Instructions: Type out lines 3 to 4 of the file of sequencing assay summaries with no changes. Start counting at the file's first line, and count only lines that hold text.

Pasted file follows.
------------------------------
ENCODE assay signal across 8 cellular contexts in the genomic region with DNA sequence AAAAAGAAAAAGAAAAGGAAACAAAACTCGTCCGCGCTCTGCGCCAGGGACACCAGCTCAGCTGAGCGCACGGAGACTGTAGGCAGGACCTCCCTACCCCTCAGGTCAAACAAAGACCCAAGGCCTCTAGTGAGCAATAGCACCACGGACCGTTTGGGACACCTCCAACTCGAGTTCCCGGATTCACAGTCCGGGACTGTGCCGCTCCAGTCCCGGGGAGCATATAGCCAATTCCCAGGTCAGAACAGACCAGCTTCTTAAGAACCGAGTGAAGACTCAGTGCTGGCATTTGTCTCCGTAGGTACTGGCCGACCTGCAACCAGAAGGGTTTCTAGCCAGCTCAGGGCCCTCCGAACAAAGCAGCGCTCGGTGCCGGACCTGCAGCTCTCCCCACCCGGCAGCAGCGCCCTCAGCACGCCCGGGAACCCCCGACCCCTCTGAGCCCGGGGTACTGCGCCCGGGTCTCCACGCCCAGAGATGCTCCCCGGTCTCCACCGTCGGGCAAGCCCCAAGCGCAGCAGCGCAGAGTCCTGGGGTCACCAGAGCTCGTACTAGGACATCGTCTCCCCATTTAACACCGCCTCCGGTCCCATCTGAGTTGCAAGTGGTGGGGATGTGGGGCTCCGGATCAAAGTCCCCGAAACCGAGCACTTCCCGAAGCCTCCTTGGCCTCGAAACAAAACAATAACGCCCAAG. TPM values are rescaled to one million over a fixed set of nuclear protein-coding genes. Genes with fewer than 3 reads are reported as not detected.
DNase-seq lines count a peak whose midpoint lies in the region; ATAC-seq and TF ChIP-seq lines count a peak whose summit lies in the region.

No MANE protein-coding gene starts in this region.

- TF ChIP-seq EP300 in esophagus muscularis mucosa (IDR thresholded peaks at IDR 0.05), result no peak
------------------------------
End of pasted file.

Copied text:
No MANE protein-coding gene starts in this region.

- TF ChIP-seq EP300 in esophagus muscularis mucosa (IDR thresholded peaks at IDR 0.05), result no peak